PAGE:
O-GlcNAcylation: History
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O-GlcNAcylation is a posttranslational modification that occurs at serine and threonine residues of protein substrates by the addition of O-linked β-d-N-acetylglucosamine (GlcNAc) moiety. Two enzymes are involved in this modification: O-GlcNac transferase (OGT), which attaches the GlcNAc residue to the protein substrate, and O-GlcNAcase (OGA), which removes it. This biological balance is important for many biological processes, such as protein expression, cell apoptosis, and regulation of enzyme activity.

  • OGT
  • GlcNAcylation
  • O-GlcNAc Transferase
  • bioassay
  • OGT inhibitor

1. Introduction

The study of O-GlcNAcylation, i.e., the reversible enzymatic posttranslational attachment/detachment of the N-acetylglucosamine sugar moiety to proteins, is a challenging topic in biochemistry and medicinal chemistry. Interestingly, this modification is regulated by only one pair of enzymes: O-GlcNAc transferase (OGT), which catalyses the post-translational transfer of N-acetylglucosamine via O-glycosidic linkage to the serine and threonine residues of proteins, and O-GlcNAcase (OGA), which can remove them (Figure 1) [1][2][3]. This topic has received a major boost in the last two decades with the discovery of small molecule inhibitors that modulate the process. Many studies have revealed the ubiquitous role of O-GlcNAcylation in biological processes, such as gene expression [3][4], cell cycle control [4][5], and regulation of enzyme activity [6][7][8][9]. Moreover, OGT competes with kinases for the modification site, leading to competition and cross-regulation of these translational modifications [9][10][11]. Dysfunction in the O-GlcNAcylation pathway has been associated with various chronic diseases [9][12][13]. In diabetes, it is associated with cognitive complications [12], while aberrant O-GlcNAcylation of tau protein in the brain leads to possible early onset of Alzheimer’s disease [13]. In cancer, O-GlcNAcylation appears to regulate tumour spread through adhesion and proliferation of cancer cells [1][14][15].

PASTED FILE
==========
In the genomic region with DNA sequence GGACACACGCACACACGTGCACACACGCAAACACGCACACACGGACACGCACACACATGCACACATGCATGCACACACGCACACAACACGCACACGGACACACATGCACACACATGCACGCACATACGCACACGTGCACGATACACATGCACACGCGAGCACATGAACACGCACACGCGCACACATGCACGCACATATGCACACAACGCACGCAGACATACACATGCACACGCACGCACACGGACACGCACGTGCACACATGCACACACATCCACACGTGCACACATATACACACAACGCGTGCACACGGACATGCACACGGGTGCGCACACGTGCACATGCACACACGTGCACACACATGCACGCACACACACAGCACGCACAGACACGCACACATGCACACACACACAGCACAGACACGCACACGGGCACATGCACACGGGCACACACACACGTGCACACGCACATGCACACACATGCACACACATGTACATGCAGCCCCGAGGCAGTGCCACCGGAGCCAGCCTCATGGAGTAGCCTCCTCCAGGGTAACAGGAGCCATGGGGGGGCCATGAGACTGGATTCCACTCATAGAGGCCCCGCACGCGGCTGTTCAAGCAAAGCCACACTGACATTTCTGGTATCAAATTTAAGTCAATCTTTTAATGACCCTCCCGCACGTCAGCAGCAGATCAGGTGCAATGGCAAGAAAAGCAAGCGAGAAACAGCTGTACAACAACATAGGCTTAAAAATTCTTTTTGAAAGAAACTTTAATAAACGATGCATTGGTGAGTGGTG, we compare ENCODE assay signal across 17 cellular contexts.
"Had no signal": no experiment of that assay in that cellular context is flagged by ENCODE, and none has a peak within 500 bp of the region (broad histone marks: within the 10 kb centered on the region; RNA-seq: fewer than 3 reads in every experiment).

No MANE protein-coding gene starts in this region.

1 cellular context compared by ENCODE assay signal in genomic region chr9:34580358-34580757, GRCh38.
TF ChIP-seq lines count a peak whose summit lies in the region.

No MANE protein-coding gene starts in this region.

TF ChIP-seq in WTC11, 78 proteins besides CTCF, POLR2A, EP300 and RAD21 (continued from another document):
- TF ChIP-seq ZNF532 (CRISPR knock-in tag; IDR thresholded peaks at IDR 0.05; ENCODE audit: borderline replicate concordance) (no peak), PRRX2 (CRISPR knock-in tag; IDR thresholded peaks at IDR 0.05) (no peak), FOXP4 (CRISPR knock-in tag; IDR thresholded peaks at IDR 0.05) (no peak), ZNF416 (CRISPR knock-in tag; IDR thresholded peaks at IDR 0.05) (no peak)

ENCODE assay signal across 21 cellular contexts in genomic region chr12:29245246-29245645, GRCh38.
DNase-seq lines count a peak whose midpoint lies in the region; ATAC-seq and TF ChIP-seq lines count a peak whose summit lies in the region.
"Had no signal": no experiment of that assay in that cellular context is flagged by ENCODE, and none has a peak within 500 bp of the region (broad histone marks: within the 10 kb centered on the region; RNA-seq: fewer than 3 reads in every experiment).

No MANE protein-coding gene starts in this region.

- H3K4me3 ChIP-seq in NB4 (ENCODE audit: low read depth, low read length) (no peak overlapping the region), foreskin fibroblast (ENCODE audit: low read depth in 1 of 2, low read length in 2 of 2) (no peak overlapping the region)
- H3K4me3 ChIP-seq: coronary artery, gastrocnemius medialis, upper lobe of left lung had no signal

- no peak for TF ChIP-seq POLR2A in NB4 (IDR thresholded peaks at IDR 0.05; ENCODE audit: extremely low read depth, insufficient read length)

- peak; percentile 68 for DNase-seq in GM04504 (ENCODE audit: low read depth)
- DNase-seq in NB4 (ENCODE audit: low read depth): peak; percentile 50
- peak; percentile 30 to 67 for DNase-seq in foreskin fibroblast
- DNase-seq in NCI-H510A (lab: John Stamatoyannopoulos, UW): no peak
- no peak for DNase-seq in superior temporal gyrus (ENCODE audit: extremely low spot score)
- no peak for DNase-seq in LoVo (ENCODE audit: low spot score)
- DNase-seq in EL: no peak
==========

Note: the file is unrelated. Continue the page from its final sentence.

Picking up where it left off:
Figure 1. Dynamic equilibrium of the O-GlcNAcylation process. UDP-GlcNAc with the sugar moiety attached via α-O-glycosidic bond to the UDP is produced in the hexosamine biosynthetic pathway and subsequently attached to serine/threonine of protein substrates by O-GlcNAc transferase (OGT) via O-β-glycosidic bond. It is removed by O-GlcNAcase (OGA), and the GlcNAc formed after the OGA reaction re-enters the hexosamine pathway.